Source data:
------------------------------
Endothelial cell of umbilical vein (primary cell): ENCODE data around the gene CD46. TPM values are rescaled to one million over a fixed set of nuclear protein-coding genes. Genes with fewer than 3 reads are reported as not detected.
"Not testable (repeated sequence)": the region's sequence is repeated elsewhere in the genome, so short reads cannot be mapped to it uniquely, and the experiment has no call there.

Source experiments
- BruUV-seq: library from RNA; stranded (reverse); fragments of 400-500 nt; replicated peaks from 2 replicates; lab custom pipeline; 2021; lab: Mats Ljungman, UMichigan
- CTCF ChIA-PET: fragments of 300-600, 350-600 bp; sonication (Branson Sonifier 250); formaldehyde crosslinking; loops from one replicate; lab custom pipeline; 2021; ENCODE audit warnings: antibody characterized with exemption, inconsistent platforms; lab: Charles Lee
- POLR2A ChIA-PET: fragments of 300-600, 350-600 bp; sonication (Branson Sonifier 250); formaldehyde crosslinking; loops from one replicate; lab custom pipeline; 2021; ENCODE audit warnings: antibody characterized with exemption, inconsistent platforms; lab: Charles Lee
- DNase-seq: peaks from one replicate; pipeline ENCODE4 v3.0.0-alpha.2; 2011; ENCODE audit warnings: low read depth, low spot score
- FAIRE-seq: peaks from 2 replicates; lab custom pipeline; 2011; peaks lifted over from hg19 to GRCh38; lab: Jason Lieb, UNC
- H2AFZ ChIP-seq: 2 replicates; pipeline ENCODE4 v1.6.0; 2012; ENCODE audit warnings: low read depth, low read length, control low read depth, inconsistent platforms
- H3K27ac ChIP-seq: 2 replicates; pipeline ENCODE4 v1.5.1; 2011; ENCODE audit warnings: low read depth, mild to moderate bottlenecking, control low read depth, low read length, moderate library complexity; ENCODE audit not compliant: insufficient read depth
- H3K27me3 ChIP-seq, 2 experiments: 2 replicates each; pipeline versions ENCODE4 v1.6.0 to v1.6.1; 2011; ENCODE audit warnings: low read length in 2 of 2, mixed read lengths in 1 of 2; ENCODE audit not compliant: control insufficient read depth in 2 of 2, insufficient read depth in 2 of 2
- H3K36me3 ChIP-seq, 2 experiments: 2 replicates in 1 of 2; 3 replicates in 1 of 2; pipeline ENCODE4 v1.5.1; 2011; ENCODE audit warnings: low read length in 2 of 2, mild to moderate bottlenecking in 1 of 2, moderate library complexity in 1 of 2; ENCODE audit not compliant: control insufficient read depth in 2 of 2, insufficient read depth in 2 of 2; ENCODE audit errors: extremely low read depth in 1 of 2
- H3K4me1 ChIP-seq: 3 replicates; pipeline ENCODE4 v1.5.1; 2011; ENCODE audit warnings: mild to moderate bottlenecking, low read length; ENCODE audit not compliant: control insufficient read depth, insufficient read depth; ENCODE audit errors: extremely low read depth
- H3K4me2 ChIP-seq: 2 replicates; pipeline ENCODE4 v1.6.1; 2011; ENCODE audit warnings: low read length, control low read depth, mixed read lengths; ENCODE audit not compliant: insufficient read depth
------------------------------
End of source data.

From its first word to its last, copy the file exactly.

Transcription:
Endothelial cell of umbilical vein (primary cell): ENCODE data around the gene CD46. TPM values are rescaled to one million over a fixed set of nuclear protein-coding genes. Genes with fewer than 3 reads are reported as not detected.
"Not testable (repeated sequence)": the region's sequence is repeated elsewhere in the genome, so short reads cannot be mapped to it uniquely, and the experiment has no call there.

Source experiments
- BruUV-seq: library from RNA; stranded (reverse); fragments of 400-500 nt; replicated peaks from 2 replicates; lab custom pipeline; 2021; lab: Mats Ljungman, UMichigan
- CTCF ChIA-PET: fragments of 300-600, 350-600 bp; sonication (Branson Sonifier 250); formaldehyde crosslinking; loops from one replicate; lab custom pipeline; 2021; ENCODE audit warnings: antibody characterized with exemption, inconsistent platforms; lab: Charles Lee
- POLR2A ChIA-PET: fragments of 300-600, 350-600 bp; sonication (Branson Sonifier 250); formaldehyde crosslinking; loops from one replicate; lab custom pipeline; 2021; ENCODE audit warnings: antibody characterized with exemption, inconsistent platforms; lab: Charles Lee
- DNase-seq: peaks from one replicate; pipeline ENCODE4 v3.0.0-alpha.2; 2011; ENCODE audit warnings: low read depth, low spot score
- FAIRE-seq: peaks from 2 replicates; lab custom pipeline; 2011; peaks lifted over from hg19 to GRCh38; lab: Jason Lieb, UNC
- H2AFZ ChIP-seq: 2 replicates; pipeline ENCODE4 v1.6.0; 2012; ENCODE audit warnings: low read depth, low read length, control low read depth, inconsistent platforms
- H3K27ac ChIP-seq: 2 replicates; pipeline ENCODE4 v1.5.1; 2011; ENCODE audit warnings: low read depth, mild to moderate bottlenecking, control low read depth, low read length, moderate library complexity; ENCODE audit not compliant: insufficient read depth
- H3K27me3 ChIP-seq, 2 experiments: 2 replicates each; pipeline versions ENCODE4 v1.6.0 to v1.6.1; 2011; ENCODE audit warnings: low read length in 2 of 2, mixed read lengths in 1 of 2; ENCODE audit not compliant: control insufficient read depth in 2 of 2, insufficient read depth in 2 of 2
- H3K36me3 ChIP-seq, 2 experiments: 2 replicates in 1 of 2; 3 replicates in 1 of 2; pipeline ENCODE4 v1.5.1; 2011; ENCODE audit warnings: low read length in 2 of 2, mild to moderate bottlenecking in 1 of 2, moderate library complexity in 1 of 2; ENCODE audit not compliant: control insufficient read depth in 2 of 2, insufficient read depth in 2 of 2; ENCODE audit errors: extremely low read depth in 1 of 2
- H3K4me1 ChIP-seq: 3 replicates; pipeline ENCODE4 v1.5.1; 2011; ENCODE audit warnings: mild to moderate bottlenecking, low read length; ENCODE audit not compliant: control insufficient read depth, insufficient read depth; ENCODE audit errors: extremely low read depth
- H3K4me2 ChIP-seq: 2 replicates; pipeline ENCODE4 v1.6.1; 2011; ENCODE audit warnings: low read length, control low read depth, mixed read lengths; ENCODE audit not compliant: insufficient read depth